New York City Health Atlas

Injury ER Visits

Compare This Metric


Number of emergency room visits for injuries, poisonings, or accidents.


Number of ER visits for injuries per 1,000 population.


Statewide Planning and Research Cooperative System (SPARCS) Outpatient Data, 2011-2013.

Years of Data


Additional Resources

City Wide Average


Manhattan Average



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76.0 City-Wide
65.8 Manhattan


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Injury ER Visit Rate Population (2011-2013)
All 65.8 4,813,828


Female 66.0 2,546,750
Male 90.9 2,267,079


Asian/Pacific Islander 22.5 539,848
Black 130.4 622,276
Hispanic 84.2 1,232,866
White 41.1 2,293,407


0-14 years 99.1 600,090
15-24 years 75.5 621,318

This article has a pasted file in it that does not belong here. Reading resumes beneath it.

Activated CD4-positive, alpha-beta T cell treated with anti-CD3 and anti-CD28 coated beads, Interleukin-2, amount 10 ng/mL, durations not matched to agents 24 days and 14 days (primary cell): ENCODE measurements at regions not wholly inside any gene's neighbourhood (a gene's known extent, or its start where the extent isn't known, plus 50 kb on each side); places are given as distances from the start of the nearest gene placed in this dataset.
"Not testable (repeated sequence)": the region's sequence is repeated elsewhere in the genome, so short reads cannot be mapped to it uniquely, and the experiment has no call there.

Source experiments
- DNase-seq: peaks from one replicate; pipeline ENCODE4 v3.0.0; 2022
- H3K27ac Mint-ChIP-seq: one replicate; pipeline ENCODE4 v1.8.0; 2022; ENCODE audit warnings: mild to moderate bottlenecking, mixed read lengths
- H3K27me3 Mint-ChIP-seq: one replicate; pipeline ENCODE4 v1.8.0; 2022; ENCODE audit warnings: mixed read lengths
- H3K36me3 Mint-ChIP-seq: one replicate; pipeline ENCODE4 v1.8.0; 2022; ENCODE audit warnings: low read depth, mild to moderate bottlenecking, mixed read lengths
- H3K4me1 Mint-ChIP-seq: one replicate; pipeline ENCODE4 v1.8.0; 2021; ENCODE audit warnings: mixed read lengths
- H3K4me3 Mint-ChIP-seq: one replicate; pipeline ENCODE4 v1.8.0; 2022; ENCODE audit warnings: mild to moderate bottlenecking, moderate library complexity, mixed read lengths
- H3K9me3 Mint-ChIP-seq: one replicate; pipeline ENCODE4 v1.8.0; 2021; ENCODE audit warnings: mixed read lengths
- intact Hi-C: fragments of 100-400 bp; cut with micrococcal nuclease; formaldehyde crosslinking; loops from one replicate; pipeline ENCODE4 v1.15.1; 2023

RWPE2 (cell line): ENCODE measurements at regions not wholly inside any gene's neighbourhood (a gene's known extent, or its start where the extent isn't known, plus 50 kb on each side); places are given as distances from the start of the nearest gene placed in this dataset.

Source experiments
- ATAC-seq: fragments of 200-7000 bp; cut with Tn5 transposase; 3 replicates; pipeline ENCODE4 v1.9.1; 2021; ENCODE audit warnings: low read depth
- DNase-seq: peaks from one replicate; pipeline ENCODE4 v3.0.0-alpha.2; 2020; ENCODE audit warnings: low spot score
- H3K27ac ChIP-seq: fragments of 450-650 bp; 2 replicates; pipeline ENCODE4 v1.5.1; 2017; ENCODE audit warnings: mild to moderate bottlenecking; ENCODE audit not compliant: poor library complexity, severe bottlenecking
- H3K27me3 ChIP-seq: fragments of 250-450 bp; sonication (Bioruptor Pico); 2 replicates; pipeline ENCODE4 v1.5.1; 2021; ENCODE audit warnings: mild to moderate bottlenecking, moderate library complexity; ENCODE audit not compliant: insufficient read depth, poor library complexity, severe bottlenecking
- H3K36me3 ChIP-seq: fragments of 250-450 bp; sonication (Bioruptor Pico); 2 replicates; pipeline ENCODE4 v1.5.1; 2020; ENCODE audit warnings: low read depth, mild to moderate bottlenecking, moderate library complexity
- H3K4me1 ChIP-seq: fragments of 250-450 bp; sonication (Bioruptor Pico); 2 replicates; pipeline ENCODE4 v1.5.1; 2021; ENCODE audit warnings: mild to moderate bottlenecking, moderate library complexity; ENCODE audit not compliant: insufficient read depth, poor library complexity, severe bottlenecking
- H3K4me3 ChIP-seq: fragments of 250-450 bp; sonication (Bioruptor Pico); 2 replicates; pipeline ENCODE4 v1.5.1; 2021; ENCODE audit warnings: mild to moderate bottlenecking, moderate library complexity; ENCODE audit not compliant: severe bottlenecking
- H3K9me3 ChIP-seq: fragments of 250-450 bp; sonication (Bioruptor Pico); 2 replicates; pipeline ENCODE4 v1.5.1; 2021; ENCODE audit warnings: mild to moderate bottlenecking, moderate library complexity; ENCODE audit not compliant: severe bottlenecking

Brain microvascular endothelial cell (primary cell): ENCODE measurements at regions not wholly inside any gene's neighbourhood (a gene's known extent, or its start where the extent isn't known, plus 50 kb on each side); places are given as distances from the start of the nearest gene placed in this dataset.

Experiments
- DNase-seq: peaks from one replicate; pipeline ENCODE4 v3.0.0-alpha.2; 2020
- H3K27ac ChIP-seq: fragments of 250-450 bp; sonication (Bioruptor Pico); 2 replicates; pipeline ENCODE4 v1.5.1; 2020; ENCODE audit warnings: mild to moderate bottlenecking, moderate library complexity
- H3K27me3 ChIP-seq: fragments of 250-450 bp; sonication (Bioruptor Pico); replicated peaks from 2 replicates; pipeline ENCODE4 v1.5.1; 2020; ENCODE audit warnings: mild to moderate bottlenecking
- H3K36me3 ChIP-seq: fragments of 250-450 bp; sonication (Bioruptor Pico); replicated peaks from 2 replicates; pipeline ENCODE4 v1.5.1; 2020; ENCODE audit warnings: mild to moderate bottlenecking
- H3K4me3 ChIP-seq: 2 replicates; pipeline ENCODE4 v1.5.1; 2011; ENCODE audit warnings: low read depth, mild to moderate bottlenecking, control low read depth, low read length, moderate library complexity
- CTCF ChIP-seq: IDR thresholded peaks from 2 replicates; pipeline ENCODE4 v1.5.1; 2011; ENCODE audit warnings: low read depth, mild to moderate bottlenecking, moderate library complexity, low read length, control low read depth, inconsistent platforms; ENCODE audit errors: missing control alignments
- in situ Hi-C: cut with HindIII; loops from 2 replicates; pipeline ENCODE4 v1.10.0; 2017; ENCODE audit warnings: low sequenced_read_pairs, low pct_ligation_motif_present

25-34 years 52.0 1,063,630
35-44 years 57.6 711,258
45-54 years 69.5 612,636
55-64 years 63.4 544,184
65-74 years 54.6 358,100
75+ years 58.5 302,613
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Correlation Is Not Causation

In statistics, correlation is a measure of association between two numeric variables. The strength of correlation between two variables is represented by the correlation coefficient, represented by the abbreviation r. Correlation coefficients range between -1 to 1.

Though the correlation coefficient indicates the strength of an association, it does not provide information about whether the change in one variable is caused by the other.

For example, if the correlation between adult smoking prevalence and child poverty is 0.7—a strong correlation—we cannot say either that adult smoking causes child poverty or, inversely, that child poverty causes smoking. We only know that as one of these variables increases, the other tends to increases.